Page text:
We have learned more about “Aunt Rachel” as well as Mary Cable’s family, thanks to information provided by Blake Wintory, of Lakeland Plantation, an Arkansas State University Heritage Site http://lakeport.astate.edu/ . Following are some excerpts from his emails.
“I saw your 2003 article about the Cable House online and thought I’d reach out. You mention P. L. Cable built a house for Rachel a former slave and I see her and her husband and a black cook named Harriet in the 1860 census. But what sparked me to write just now is a memoir by Mary Cable’s niece, Emma Peak. Peak writes about a cook named Jinny on their plantation at Leota, MS on Mississippi River who visited “Aunti Mary” when she “went to live at Rock Island…[and] went to see her and then refused to leave her and stayed with Aunt Mary until she died of old age. I’m not sure when Jinny would have arrived at Rock Island, perhaps it was between censuses and she wasn’t recorded.”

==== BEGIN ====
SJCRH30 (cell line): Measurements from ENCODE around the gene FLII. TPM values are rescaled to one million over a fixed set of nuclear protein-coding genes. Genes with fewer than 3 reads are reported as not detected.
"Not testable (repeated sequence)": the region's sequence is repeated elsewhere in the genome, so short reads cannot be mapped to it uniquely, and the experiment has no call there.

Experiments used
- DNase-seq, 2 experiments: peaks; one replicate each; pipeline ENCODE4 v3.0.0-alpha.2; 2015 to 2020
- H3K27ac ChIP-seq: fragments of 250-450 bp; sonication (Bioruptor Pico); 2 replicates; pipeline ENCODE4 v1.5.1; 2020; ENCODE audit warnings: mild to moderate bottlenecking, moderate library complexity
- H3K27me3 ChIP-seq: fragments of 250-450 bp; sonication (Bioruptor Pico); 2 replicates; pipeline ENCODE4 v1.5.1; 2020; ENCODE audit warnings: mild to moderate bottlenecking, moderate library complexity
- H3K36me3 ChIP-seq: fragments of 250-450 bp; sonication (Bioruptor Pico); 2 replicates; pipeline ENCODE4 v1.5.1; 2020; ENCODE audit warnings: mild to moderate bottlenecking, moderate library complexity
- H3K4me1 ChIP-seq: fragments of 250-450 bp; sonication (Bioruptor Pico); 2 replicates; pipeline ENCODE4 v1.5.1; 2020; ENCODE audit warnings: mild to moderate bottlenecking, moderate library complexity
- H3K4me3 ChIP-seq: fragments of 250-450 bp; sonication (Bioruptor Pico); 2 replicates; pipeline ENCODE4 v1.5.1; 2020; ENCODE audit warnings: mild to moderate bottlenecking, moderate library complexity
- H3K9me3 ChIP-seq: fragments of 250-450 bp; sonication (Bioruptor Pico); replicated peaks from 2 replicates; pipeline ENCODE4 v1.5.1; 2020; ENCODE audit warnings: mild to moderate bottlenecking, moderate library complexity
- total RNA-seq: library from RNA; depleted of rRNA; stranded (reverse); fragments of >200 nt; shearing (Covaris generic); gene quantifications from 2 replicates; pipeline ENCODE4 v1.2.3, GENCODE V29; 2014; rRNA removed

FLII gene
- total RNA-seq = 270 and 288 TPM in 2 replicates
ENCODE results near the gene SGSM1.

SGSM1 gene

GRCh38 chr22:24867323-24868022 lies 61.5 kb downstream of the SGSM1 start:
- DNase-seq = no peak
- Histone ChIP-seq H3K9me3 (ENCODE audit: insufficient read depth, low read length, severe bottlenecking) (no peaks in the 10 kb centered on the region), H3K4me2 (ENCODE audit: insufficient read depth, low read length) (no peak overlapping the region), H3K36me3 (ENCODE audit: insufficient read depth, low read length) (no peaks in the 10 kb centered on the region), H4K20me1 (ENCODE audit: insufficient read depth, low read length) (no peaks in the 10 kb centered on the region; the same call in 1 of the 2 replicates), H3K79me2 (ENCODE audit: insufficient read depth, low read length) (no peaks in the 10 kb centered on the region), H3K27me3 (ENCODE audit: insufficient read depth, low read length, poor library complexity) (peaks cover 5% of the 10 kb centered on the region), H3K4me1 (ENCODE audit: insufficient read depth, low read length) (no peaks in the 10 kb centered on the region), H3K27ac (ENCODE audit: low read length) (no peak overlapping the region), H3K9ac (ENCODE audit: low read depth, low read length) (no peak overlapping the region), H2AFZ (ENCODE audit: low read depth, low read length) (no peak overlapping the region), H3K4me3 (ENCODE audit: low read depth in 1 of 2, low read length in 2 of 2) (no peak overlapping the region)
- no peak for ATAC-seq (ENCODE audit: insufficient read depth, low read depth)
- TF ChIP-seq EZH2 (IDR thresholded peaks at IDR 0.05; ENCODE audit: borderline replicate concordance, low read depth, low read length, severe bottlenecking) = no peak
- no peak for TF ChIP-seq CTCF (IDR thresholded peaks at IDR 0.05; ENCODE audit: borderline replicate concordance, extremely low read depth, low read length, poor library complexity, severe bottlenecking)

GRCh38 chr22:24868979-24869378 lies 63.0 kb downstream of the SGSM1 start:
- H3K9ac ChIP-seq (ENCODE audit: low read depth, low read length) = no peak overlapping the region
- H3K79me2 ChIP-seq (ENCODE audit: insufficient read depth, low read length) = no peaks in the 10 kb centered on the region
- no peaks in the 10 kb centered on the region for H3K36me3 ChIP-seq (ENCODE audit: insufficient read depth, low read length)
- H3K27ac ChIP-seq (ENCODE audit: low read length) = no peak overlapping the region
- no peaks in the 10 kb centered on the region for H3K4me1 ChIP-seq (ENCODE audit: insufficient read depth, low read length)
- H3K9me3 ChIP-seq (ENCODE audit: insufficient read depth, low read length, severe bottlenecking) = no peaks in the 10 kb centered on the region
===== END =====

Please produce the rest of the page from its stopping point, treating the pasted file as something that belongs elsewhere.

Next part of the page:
“My interest is Mary Taylor Cable and Lydia Taylor Johnson were sisters (Emma Peak was their niece? thru a third sister Anne Taylor Worthington). Lydia’s husband, Lycurgus Johnson, corresponded often with P. L. Cable. We have four letters written by Cable to Lycurgus from 1858-1868.
“In the 1860 Census, Rachel is Rachel Dickinson, 64, “wife of old Black Servant” [James Dickinson] born in KY. Harriet Keene, the cook, is 44; also born in KY.
The 1850 Census for Mary & P.L. in KY doesn’t list any African Americans (slaves). The time frame is not clear from the memoir. Emma writes like she remembers slavery, but she wasn’t born until 1861. So she must be recounting family stories. Mary and P. L. moved to Rock Island in the 1850s, so I’d suspect the event is during that decade. Later, Emma and her husband lived at Wilton Junction, IA near Rock Island and might have seen Jinny during visits to her aunt. There might be more about Jinny in the memoir.” (Maybe it is later….Emma married in 1886 at the Peakland Plantation in Chicot County, AR and in describing her wedding, she says “A young girl had followed Aun’ Jinny the cook… )”
“Here are transcriptions of the letters Cable wrote to Lycurgus (his brother-in-law): https://docs.google.com/document/d/1kXJAS5yded0GUQuBLKUflPpxqB_m6vjHJDnVfrZf450/edit?usp=sharing Lots of financial talk, but the “best” line is from 1868 is ‘I thought that you were all fooling away your time in trying to make a living by settling with free negroes.’”